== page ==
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8, 1998 10:30 AM
FOR IMMEDIATE RELEASE
CONTACT: Human Rights Watch
|New Report Says Official Denials of Indonesian Rapes Hinder Investigation|
- September 8 - Human Rights Watch today called on senior Indonesian government officials
to immediately cease efforts to discredit reports of rapes of ethnic Chinese women during
riots in Jakarta in May. Instead, they should work to create a climate where victims of
sexual violence might be more willing to come forward. In a new report titled "The
Damaging Debate On Rapes of Ethnic Chinese Women," the organization said the debate
raging on whether or not rapes had occurred was obscuring other issues, including the
extent to which the May rioting was organized, the fact that sexual violence other than
rape occurred, and the need to make Indonesia a society where people of all ethnicities
The government statements are based on the fact that to date, not a single victim of the May rapes has reported an attack to the police, despite reports of rights advocates that more than 100 rapes took place. Advocates say the women in question are traumatized by the assaults themselves and subsequent intimidation, and, in some cases, have fled the country. Officials accuse nongovernmental groups of fabricating their data. Human Rights Watch said those accusations would only serve to further discourage any witness from giving testimony to a government-appointed fact-finding board.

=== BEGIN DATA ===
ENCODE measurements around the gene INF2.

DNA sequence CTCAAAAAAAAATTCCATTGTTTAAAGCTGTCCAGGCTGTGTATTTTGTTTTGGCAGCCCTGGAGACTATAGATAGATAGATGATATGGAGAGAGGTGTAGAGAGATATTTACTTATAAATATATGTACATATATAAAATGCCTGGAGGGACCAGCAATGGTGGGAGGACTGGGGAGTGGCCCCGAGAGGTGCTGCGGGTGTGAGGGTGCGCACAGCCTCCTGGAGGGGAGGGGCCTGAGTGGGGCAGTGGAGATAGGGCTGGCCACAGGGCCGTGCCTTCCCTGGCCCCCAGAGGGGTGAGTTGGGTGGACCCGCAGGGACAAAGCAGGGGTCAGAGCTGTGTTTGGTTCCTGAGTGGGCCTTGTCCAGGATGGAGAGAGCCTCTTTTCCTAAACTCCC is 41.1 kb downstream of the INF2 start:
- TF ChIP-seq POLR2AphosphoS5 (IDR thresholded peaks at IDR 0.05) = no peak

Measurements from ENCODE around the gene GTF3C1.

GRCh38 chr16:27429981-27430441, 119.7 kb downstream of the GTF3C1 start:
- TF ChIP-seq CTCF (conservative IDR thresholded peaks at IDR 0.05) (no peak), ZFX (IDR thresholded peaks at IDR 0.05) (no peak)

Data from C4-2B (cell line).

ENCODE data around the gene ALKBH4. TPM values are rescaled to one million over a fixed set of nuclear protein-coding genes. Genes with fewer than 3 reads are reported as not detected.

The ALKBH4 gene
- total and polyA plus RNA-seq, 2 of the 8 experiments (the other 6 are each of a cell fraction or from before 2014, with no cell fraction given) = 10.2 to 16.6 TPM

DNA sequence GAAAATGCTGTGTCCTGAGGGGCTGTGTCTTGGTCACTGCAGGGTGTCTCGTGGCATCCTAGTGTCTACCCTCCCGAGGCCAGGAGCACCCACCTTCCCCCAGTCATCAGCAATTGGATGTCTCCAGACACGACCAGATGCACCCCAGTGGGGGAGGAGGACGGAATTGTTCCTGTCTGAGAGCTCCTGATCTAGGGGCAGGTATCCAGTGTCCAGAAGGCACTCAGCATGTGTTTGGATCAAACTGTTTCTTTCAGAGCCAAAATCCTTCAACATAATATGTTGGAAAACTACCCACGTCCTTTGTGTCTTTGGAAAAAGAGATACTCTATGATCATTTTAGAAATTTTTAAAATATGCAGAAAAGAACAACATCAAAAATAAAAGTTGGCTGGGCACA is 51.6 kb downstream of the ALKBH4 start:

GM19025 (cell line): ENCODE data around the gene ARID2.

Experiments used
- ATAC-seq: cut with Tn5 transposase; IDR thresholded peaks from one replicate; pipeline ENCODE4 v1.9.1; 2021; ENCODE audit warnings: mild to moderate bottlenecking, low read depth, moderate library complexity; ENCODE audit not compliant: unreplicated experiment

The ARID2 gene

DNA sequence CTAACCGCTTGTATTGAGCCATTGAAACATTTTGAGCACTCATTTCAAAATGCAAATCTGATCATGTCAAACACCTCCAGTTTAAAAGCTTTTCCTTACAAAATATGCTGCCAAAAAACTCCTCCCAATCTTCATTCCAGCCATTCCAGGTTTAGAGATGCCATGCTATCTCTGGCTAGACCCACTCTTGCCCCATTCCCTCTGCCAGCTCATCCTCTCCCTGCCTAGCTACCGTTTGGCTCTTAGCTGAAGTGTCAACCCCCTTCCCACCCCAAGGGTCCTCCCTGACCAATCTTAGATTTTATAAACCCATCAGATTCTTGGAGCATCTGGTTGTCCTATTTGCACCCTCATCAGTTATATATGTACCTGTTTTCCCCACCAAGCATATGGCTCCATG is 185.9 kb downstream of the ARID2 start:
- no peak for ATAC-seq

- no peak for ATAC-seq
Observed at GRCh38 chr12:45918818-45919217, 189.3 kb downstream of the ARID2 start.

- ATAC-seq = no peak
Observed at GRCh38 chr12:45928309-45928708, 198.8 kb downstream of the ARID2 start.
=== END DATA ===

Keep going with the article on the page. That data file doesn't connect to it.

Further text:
"If it was difficult to persuade victims, their families, or their doctors to come forward before, it's going to be almost impossible now," said Sidney Jones, Asia director of Human Rights Watch. "Who would want to testify, thinking no one was going to believe them anyway?"
The Human Rights Watch report notes that ethnic Chinese women have many reasons for not going to the police, including a long history in Indonesia of police extortion of ethnic Chinese and a widespread belief that security forces were involved in the May violence. It also notes that reports of rape of women in Aceh, in nothern Sumatra, during military operations there in 1990-91 are only now coming out now, seven years or more after they took place.
Human Rights Watch acknowledges that there have been problems with some of the data collected because of the chaotic circumstances in which reports came in but said rights groups were doing additional verification and going back, where possible, to the original source. It said that once verification was complete, the numbers would probably drop below the figures initially reported. The organization stressed, however, that the key issue was not numbers, but how and why violence occurred and how it can be prevented in the future. It also called on the Indonesian government to invite the United Nations Special Rapporteur on Violence Against Women to visit Indonesia to meet with officials and rights advocates and explore these issues further.
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